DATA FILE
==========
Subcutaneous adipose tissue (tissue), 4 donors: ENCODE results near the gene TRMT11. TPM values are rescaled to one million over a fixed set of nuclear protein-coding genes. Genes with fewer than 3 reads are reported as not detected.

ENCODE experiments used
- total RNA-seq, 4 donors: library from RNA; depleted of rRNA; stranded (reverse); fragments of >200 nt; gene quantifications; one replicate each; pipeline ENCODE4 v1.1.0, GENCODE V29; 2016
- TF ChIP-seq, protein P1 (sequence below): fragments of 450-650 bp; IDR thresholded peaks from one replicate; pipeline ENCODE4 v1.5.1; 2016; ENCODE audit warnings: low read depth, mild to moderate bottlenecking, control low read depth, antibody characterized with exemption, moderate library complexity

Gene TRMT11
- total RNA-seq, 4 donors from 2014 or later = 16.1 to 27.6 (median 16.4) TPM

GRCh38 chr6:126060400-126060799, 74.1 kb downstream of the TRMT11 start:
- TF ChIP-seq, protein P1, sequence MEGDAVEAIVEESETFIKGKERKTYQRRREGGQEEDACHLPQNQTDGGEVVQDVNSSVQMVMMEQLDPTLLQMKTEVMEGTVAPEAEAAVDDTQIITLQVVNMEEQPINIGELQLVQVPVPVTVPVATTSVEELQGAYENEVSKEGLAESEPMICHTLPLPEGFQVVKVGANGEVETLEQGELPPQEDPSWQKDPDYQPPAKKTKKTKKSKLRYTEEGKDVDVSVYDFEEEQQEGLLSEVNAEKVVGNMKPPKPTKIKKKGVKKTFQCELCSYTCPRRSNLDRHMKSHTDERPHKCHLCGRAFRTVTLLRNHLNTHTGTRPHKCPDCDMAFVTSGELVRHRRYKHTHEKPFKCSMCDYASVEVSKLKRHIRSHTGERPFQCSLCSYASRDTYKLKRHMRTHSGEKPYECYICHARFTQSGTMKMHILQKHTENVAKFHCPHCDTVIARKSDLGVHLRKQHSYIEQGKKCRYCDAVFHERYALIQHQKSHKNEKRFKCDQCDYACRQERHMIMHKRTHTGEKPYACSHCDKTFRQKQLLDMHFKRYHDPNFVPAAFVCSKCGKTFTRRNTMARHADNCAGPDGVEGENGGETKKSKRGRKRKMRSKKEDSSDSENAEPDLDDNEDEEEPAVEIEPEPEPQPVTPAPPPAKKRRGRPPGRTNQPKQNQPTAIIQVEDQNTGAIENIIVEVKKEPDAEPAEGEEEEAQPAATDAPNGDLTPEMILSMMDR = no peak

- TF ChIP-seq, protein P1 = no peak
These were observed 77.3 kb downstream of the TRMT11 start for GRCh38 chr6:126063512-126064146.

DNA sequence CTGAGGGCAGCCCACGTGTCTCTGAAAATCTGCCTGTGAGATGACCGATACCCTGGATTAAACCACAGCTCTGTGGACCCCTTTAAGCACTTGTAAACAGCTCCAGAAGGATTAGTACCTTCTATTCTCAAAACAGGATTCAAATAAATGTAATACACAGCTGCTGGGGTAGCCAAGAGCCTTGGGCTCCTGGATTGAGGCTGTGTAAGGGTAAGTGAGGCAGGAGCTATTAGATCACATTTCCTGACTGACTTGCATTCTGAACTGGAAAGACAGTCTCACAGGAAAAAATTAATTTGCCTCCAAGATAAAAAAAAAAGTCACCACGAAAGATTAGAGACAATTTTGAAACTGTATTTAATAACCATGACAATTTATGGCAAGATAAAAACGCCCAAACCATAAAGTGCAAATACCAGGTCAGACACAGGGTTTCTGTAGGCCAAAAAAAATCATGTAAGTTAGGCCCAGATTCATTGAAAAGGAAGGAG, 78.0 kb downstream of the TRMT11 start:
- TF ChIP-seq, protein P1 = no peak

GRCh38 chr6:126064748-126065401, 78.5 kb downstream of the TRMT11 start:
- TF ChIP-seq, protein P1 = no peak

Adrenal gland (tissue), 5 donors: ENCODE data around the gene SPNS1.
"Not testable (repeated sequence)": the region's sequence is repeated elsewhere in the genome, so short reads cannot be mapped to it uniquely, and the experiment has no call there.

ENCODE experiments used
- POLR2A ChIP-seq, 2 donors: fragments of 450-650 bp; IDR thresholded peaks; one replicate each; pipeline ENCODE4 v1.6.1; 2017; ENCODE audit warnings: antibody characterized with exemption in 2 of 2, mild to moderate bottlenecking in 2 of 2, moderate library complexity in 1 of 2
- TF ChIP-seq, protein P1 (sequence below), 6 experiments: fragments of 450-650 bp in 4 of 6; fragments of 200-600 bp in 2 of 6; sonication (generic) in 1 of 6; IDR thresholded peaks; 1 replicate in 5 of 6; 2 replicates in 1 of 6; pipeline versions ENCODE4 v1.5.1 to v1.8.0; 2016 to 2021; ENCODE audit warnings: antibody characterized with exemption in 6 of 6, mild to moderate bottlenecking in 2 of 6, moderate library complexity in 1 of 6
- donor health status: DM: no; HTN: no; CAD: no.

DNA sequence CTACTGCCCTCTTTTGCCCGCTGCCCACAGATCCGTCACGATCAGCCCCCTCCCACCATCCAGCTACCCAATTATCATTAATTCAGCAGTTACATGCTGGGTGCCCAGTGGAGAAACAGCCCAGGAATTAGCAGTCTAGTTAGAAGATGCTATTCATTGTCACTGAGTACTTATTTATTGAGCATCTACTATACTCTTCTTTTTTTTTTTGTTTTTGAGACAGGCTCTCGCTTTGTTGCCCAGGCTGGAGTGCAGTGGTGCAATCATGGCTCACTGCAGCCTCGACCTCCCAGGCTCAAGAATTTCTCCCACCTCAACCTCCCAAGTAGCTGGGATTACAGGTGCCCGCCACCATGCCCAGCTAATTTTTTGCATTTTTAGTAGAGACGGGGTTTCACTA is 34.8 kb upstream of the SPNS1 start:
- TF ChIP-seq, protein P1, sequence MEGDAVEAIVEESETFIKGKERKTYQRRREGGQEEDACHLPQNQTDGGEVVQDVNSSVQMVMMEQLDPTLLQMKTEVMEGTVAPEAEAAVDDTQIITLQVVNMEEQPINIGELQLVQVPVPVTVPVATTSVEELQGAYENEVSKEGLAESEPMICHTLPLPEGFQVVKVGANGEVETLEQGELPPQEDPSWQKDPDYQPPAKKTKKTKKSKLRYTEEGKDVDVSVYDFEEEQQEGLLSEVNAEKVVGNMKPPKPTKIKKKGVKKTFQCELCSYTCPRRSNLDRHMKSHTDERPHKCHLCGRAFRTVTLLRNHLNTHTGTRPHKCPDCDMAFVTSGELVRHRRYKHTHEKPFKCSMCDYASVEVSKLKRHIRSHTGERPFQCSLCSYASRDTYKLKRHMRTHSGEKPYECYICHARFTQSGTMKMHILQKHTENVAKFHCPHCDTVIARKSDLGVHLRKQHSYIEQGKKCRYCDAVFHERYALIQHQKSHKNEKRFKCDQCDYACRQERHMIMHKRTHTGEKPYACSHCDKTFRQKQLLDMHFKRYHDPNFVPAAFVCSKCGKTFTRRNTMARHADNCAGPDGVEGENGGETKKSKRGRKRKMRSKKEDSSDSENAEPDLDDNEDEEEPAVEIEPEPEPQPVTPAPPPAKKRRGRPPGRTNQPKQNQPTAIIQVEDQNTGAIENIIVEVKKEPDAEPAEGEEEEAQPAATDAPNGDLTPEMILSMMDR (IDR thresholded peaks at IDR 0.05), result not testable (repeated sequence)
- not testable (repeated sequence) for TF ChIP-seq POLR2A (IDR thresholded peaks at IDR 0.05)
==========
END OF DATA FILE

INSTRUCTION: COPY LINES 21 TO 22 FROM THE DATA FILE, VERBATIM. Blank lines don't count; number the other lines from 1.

DNA sequence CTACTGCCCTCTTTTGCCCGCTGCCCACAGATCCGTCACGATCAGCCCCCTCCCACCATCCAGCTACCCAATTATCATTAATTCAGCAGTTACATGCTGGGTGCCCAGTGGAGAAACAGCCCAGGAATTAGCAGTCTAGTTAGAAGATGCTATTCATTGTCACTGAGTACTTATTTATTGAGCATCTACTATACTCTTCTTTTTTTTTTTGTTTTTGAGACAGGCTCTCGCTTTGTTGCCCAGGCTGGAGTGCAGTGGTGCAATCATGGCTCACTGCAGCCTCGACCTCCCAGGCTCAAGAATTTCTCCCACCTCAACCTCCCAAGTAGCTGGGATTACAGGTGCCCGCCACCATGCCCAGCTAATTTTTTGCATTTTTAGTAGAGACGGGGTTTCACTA is 34.8 kb upstream of the SPNS1 start:
- TF ChIP-seq, protein P1, sequence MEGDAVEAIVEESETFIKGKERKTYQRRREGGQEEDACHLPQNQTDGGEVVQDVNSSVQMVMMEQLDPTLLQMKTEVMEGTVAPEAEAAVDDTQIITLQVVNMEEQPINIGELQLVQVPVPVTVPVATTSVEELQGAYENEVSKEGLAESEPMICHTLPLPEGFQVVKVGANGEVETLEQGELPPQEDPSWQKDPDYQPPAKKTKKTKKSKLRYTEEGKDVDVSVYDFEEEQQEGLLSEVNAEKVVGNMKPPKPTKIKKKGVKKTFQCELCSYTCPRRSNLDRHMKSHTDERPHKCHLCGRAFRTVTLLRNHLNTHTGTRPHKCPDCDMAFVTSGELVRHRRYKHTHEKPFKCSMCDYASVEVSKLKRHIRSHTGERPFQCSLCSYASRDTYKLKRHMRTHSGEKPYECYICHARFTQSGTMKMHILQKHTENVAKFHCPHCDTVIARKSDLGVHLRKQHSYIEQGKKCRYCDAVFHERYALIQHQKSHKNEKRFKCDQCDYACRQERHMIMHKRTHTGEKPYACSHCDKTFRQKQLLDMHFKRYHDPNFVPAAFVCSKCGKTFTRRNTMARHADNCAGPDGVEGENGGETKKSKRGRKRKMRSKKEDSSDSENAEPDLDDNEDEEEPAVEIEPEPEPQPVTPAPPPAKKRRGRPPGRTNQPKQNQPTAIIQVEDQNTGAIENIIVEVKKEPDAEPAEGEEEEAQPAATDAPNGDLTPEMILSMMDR (IDR thresholded peaks at IDR 0.05), result not testable (repeated sequence)